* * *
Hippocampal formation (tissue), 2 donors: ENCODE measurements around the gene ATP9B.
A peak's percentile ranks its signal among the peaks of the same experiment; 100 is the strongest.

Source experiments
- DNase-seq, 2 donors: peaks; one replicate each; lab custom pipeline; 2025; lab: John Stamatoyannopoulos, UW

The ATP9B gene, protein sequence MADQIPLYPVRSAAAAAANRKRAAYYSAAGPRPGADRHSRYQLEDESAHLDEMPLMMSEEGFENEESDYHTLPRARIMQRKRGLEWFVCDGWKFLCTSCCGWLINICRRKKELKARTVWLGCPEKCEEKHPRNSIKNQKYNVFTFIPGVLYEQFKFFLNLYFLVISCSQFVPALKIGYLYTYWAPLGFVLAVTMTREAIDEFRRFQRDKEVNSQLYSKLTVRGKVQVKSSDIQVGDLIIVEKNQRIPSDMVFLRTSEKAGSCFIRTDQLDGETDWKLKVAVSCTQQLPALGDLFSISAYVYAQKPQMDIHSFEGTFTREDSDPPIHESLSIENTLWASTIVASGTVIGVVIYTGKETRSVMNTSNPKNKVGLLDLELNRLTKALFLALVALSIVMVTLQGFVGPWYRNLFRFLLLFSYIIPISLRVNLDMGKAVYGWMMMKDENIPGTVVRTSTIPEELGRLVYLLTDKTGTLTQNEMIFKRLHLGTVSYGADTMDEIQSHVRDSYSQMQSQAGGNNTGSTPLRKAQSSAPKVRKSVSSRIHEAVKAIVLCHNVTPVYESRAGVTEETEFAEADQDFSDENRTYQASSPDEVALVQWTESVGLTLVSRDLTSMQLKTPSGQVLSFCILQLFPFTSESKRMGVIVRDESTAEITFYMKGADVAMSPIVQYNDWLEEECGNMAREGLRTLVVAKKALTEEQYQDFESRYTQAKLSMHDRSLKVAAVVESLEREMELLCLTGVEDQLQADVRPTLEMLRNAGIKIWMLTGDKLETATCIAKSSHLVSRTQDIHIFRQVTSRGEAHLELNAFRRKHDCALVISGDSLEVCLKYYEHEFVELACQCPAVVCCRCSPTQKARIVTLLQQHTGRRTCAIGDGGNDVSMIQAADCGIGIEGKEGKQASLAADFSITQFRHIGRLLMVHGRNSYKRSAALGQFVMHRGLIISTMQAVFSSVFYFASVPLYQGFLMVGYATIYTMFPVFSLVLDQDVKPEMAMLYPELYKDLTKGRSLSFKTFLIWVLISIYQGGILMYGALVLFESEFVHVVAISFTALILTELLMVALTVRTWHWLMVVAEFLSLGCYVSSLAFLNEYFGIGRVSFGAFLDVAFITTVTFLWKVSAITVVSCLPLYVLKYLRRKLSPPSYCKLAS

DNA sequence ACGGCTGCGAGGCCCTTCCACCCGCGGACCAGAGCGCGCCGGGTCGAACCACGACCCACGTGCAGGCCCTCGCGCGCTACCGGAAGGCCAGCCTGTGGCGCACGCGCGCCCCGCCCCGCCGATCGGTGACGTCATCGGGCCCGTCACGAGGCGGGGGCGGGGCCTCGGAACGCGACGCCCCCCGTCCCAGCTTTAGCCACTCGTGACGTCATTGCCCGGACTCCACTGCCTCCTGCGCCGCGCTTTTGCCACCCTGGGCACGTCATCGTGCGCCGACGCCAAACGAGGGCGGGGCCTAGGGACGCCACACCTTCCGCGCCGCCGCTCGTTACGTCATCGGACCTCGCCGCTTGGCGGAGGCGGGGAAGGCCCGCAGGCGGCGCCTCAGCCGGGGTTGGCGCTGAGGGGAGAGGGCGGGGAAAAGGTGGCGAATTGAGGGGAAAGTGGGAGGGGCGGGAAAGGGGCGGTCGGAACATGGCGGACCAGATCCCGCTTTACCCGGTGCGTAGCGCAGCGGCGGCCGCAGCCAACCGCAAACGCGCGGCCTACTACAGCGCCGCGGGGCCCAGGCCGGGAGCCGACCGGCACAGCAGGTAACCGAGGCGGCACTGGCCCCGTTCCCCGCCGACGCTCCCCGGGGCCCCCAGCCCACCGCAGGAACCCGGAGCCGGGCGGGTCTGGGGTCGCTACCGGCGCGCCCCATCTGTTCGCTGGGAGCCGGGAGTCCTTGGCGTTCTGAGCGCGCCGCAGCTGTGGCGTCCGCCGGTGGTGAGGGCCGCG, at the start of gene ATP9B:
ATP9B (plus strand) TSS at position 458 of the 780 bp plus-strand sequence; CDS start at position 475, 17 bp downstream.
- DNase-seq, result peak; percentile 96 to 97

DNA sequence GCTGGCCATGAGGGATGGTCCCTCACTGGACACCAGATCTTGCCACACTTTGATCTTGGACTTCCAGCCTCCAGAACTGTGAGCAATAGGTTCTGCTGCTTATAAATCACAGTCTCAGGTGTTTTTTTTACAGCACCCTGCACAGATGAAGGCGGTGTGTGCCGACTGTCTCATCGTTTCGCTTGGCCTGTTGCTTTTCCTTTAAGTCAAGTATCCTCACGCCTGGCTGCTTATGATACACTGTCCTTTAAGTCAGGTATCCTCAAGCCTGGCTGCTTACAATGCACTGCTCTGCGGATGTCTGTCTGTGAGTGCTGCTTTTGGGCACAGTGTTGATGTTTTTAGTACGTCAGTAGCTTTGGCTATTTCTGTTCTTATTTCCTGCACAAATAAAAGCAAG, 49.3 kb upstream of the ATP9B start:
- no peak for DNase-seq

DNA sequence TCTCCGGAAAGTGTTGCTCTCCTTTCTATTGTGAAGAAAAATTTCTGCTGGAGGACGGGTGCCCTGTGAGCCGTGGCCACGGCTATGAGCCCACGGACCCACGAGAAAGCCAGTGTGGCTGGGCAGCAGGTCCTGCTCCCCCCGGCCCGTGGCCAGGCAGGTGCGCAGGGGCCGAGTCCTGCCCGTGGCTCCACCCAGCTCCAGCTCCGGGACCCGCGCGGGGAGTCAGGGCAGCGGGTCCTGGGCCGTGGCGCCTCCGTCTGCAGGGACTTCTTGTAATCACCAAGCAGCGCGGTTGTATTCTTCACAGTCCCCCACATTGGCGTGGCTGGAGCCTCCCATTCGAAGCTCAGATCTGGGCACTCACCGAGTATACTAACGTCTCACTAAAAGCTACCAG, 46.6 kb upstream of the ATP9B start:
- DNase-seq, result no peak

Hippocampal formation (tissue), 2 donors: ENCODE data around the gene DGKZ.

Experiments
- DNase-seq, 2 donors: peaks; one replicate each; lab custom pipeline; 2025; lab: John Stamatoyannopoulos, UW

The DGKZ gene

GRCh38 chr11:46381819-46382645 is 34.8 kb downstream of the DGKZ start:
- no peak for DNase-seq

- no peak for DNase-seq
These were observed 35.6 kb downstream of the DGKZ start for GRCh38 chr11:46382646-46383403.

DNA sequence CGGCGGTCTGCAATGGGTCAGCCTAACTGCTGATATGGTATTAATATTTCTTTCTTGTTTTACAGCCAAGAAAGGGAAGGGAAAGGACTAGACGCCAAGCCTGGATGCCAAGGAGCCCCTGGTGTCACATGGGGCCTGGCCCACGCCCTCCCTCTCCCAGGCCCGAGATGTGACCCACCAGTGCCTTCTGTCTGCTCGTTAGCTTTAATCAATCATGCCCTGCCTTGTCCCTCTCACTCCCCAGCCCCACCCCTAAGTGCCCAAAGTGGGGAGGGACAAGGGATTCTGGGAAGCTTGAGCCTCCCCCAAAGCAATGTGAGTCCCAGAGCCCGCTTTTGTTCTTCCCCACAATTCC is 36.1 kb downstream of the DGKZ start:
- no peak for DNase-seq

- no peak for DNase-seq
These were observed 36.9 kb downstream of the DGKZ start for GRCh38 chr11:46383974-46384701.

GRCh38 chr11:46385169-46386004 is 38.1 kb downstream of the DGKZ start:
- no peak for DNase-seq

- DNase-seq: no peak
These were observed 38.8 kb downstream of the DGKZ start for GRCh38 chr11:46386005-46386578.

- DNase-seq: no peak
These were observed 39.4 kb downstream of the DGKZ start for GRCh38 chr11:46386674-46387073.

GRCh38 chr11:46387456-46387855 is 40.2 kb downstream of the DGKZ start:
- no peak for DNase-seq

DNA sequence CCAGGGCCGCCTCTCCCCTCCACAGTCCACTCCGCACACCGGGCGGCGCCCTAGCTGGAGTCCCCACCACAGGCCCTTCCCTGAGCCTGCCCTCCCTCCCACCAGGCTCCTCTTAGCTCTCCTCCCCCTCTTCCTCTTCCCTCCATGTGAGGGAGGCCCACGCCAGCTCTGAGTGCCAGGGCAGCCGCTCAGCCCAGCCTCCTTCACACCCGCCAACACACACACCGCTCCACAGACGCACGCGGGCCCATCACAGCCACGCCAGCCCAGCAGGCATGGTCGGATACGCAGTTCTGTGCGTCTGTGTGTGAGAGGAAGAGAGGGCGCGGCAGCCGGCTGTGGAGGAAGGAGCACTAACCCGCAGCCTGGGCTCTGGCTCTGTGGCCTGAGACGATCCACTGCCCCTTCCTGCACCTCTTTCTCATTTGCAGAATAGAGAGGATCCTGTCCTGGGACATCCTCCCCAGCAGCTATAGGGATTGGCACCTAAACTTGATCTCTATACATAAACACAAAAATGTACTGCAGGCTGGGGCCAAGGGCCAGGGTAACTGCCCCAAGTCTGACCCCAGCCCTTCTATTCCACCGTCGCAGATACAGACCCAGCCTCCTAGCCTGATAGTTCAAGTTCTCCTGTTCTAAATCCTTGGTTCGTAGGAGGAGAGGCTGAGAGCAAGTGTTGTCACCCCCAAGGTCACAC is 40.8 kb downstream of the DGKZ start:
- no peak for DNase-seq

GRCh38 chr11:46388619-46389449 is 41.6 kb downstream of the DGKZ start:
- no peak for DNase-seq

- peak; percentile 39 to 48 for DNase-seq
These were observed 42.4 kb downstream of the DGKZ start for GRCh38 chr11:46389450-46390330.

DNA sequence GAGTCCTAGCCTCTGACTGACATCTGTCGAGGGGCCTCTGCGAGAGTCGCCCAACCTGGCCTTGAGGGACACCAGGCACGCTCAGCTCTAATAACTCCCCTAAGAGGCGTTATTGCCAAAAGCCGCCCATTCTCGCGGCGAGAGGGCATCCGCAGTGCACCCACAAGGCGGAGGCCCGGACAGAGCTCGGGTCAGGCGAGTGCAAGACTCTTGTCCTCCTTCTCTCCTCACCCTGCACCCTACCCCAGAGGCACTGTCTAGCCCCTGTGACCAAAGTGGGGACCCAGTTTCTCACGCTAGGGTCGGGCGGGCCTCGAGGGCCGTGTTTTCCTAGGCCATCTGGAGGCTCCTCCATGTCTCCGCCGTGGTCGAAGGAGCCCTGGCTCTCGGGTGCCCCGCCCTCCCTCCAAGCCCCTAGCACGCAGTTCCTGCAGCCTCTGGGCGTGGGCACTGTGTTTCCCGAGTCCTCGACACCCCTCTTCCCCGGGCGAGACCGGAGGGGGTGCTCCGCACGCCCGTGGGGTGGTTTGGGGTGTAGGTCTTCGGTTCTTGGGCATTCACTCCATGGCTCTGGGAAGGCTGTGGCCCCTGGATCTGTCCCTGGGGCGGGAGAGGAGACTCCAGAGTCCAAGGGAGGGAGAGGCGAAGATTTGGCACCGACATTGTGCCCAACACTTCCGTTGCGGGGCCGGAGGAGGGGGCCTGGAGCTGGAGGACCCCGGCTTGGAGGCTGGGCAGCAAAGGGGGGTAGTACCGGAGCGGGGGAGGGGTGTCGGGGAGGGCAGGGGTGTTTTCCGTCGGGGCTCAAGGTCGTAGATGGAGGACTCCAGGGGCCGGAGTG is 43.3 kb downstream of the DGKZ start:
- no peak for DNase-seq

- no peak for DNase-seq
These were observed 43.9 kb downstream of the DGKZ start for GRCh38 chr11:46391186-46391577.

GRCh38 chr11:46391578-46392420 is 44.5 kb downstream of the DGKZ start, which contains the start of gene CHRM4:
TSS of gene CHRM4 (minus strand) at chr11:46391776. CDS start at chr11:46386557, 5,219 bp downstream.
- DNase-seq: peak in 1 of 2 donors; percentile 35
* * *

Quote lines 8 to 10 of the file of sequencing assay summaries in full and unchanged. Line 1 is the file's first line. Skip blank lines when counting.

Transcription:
- DNase-seq, result peak; percentile 96 to 97

DNA sequence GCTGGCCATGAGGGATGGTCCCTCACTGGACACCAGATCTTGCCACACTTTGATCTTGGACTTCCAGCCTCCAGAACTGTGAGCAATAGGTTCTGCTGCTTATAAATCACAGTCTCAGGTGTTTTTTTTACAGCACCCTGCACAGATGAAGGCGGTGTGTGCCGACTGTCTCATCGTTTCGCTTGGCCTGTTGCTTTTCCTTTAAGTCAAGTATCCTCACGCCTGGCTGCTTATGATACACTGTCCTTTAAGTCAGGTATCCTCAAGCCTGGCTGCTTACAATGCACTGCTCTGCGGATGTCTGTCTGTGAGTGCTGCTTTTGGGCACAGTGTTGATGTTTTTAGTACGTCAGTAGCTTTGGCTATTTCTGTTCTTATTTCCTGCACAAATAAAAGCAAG, 49.3 kb upstream of the ATP9B start:
- no peak for DNase-seq